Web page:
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Home > Research Articles > Afluent Kids: Both Pressured And Ignored

United Press International

Saturday, September 21, 2002

Suniya S. Luthar, a professor of Psychology and Education at Columbia's Teacher's College, had first studied an older cohort of suburban high school students as a control group to compare with inner-city youth. The suburban 10th graders had significantly higher levels of every kind of substance use -- cigarettes, alcohol, marijuana, and hard drugs -- than did their inner-city counterparts.

"We also found significantly higher levels of anxiety," she told United Press International in a phone interview. And suburban girls exhibited signs of clinical depression at rates three times higher than "a normative sample" of girls of the same age throughout the country. In general, suburban boys who used substances were more popular and enjoyed higher peer status. Luther's findings were published in 1999 in Volume 11 of the journal Development and Psychopathology.

To determine whether these were suburban adolescent phenomena or general suburban phenomena, Luthar and her colleague Bronwyn E. Becker studied a cohort of 302 students in sixth and seventh grades from an affluent Northeastern community where the median family income in the year 2000 was almost $102,000. The 1999 national median income was $40,816, according to the U.S. Census.

"At the sixth-grade level, everything still seems to be pretty much fine," Luthar said. "There's no sign of girls or boys being unusually troubled in any regard."

But problems began to show among seventh-graders, whose average age was 13. "Again we found a higher rate of clinically significant depressive problems among the girls," the psychologist said. "And for boys we found the same pattern of substance use that we had seen in the high school kids. Once again, peers seemed to approve of substance use."

The researchers found support for two possible causes for these problems: achievement pressures and isolation from parents.

Feelings of emotional closeness derive from things as simple as sufficient downtime to relax with families, Luthar said. "Upwardly mobile, affluent families place great emphasis on the achievements of children as well as parents, including multiple extracurricular activities. Between the children's busy schedules and the parents' busy professional schedules, very often what you find is that youngsters do not have enough time to sit down and have a calm and relaxing evening with their parents."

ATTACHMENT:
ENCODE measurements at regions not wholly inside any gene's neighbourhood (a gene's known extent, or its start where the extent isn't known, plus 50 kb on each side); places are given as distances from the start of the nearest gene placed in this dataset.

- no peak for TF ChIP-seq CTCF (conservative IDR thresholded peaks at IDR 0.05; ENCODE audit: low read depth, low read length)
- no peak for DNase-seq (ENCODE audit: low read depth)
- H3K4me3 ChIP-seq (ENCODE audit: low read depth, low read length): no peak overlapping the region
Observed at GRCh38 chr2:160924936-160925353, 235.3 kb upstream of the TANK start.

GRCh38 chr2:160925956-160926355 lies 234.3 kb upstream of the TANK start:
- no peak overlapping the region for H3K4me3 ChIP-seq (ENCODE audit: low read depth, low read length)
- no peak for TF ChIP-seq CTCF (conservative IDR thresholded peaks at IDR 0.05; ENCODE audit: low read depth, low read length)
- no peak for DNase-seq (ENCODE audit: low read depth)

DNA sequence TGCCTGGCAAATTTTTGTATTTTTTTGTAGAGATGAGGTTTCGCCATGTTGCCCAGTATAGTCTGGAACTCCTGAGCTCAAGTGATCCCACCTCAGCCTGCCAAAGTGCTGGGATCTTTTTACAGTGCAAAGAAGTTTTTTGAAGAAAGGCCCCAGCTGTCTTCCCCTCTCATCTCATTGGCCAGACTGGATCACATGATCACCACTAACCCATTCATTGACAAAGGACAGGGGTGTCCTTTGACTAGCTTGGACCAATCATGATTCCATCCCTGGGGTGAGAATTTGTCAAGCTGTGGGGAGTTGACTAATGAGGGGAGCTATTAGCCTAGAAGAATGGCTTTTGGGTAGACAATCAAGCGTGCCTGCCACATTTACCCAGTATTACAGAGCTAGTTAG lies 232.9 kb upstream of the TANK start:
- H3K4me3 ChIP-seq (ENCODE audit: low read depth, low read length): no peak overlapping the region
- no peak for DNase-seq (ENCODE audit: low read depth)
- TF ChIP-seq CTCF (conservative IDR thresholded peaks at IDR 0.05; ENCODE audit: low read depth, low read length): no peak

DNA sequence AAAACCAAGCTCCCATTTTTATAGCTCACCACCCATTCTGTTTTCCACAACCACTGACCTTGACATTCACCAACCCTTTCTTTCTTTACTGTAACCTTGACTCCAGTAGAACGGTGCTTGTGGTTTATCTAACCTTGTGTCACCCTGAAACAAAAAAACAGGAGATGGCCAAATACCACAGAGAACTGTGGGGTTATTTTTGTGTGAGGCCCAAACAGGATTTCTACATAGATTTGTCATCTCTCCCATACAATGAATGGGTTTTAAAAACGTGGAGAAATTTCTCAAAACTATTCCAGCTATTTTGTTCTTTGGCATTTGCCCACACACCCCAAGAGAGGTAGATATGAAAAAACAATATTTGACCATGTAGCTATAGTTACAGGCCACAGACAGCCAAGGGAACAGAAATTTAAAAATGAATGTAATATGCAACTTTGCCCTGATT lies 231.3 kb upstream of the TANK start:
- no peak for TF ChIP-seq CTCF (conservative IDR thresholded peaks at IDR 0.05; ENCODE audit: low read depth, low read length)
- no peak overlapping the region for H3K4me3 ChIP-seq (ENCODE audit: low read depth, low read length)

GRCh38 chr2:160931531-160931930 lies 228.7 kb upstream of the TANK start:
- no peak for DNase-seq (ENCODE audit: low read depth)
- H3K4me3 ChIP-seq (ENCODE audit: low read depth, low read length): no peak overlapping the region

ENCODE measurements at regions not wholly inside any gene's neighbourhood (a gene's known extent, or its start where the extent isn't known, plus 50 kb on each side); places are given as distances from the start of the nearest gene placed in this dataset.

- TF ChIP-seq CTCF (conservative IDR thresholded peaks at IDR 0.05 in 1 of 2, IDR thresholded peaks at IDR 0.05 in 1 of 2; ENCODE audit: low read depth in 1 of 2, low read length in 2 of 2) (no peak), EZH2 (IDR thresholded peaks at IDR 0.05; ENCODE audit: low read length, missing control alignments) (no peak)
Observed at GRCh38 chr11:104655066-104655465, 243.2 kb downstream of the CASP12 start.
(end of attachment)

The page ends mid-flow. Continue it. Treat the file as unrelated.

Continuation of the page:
Luthar and Becker's findings will be published in the October issue of Child Development.

In their article they note that suburban parents' pressures on children to achieve can involve "maladaptive perfectionism," which they define as not merely striving for high and realistic goals but as "excessive investment in accomplishment and need to avoid failure." Also, "there is often a ubiquitous emphasis on ensuring that children secure admission to stellar colleges," they write.

"The other thing that can be implicated is lack of adult after-school supervision," Luthar told UPI. "We suspected that a number of these 12- and 13-year-olds were left alone after school hours on a regular basis. ... This is not just mother-absent but also nanny-absent."

A fair number of seventh-graders come home to an empty house or hang out around the mall with their friends or siblings, Luthar said. "Among these youth, it's not a lack of financial resources that prevents child care. In a number of instances, the parents seem to feel that this promotes self-sufficiency. The other factor seems to be that they feel their neighborhoods are so safe that there really isn't a threat to their children. But there is no neighborhood however pristine that is going to make up for the lack of adults being around to watch what children are doing."

Boys were more likely than girls to be unsupervised after school, but girls who were unsupervised were more likely to exhibit behavioral problems.

The psychologist was asked if kids feel more stress when adults are not there to supervise them.

"Yes," she said, "and they have more opportunities to indulge in behaviors that adults would normally stop. Mom and dad's drinks cabinet is accessible, and the medicine cabinet."

Seventh grade is a critical period, Luthar said. At 13, kids start formulating their value systems, their identities, and thinking about what they will pursue in life.

The researchers found that girls who are close to their mothers are at a far lower risk for depression. Both girls and boys are helped more by closeness to mothers than closeness to fathers. Children close to their mothers are least likely to smoke or use drugs and alcohol or to show symptoms of distress. "It makes more of a difference for the overall well-being of girls than of boys," Luthar said.

However, girls who indicated a close relationship with their fathers were more likely to have high academic grades.

Copyright 2002 by United Press International.